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Power outages possible as wind, rain storm sweeps across Maine

High dew points, rain, and wind will decimate the snowpack. Power outages will be possible, but the flooding threat remains low.

MAINE, USA — As I sit down to write this Thursday morning, temperatures are already well into the 40s and even 50s across Maine.

Dew points are not far behind, either. The combination of this warmer air mass and some wind has positioned Maine to lose quite a bit of its snowpack today and tonight.

In fact, the melting began on Wednesday evening and is accelerating.

The flood risk remains pretty low with this storm. The biggest risk would just be some standing water thanks to clogged storm drains. That's the good news.

The bad news is that strong wind gusts, especially toward the coast, could cause some power outages to pop up.

The Setup

Warm moisture-loaded air is being shoved into Maine and New Hampshire by some fairly strong winds.

With a setup like this, some spots in York county could easily make it to 60 degrees, even without sunshine.

Credit: NEWS CENTER Maine

Temperatures will be high. The record in Portland is 58° set in 1981. The record in Bangor is also 58°. It was also set in 1981.

Both stand a chance at falling, but Portland is much more likely to actually get to (or above) 58° on Thursday.

Dew points will also be quite high, which is arguably more significant.

The higher dew points and gusty winds will help melt the snowpack. Or, if you're in southern Maine, the icepack.

Despite all this, the flooding threat still remains pretty low.

Credit: NEWS CENTER Maine

The bigger story comes with wind.

Gusts start to pick up out of the south and southwest later in the afternoon on Thursday and last into Friday morning.

The strongest gusts will likely be across the Midcoast and Downeast, where gusts could exceed 50 or even 55 mph.

With a wind direction like this, some outages are certainly possible. I have more details on that in the "impacts" section below.

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The cold front will pass through on Friday morning.

A line of storms will pop along the front. With milder air in place, some of these storms might even produce a little bit of thunder.

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Colder air settles in very quickly behind the front, too.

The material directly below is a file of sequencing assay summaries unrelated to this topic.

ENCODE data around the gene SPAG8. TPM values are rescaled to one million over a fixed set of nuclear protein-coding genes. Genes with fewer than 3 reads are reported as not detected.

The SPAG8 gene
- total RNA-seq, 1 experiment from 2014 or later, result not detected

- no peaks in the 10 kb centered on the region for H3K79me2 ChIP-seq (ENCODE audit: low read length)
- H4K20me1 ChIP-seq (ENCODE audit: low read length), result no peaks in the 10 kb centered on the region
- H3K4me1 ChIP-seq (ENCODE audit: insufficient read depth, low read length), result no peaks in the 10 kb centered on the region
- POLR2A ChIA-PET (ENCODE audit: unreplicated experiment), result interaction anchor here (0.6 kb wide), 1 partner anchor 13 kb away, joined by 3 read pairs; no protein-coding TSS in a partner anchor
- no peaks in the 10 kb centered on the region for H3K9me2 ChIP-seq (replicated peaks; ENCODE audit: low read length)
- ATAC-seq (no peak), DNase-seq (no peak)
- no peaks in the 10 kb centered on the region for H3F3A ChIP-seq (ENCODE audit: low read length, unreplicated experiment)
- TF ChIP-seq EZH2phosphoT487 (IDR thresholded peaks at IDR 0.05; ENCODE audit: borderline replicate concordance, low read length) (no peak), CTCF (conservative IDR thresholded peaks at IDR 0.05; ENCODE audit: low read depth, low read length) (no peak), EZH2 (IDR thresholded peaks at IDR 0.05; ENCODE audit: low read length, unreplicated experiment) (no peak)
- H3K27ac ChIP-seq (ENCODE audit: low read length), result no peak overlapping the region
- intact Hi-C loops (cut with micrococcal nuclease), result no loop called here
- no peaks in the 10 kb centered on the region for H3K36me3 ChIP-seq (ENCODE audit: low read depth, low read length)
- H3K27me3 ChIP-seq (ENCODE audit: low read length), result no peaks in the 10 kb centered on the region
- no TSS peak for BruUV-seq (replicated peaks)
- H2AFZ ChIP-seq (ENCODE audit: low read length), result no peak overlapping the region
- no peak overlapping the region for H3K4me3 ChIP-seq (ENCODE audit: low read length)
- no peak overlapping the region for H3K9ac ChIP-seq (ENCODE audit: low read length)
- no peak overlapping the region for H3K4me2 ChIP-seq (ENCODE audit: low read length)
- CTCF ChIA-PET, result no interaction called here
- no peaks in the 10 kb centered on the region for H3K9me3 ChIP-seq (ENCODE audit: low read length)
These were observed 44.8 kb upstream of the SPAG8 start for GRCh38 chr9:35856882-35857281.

Temperatures will drop from the 50s in the morning to the 20s by sunset. Watch for any standing water to freeze, but otherwise, I am not too worried about a big flash freeze. The breezy northwest wind will help dry most roads and sidewalks before the temperatures crash.


Credit: NEWS CENTER Maine

The biggest risk that I see is going to be power outages, especially for areas along the Midcoast and Penobscot Bay.

Gusts coming out of the south tend to cause power issues. Coastal communities, especially on the islands, stand the biggest risk of losing power.

Some spotty outages will be possible in York, Cumberland, and Kennebec counties, too.

The greater Bangor area should also prep, though I expect lower outage numbers there.

While it may be warm when you lose your power, temperatures will crash quickly.

Credit: NEWS CENTER Maine

Overall, I think the flood risk is pretty low.

There could be some standing water near clogged drains, but ice jam and river flooding is pretty unlikely.

Credit: NEWS CENTER Maine

Some snow will fall on the cold side of this front.

Any snow accumulation is mostly going to be across parts of northern Maine and the Katahdin region.

Since temperatures rebound a bit on Saturday, I do not expect big impacts from this. Just keep an eye out for some slick spots.

It's also good news for the cross-country skiers and snowmobilers, as it will freshen up the snowpack a bit after the rain.

Be sure to follow NEWS CENTER Maine for updates. And remember, we love to know what's happening in your backyard! Send in your pictures (safely of course) to the NEAR ME section of our app.

- @MikeSliferWX

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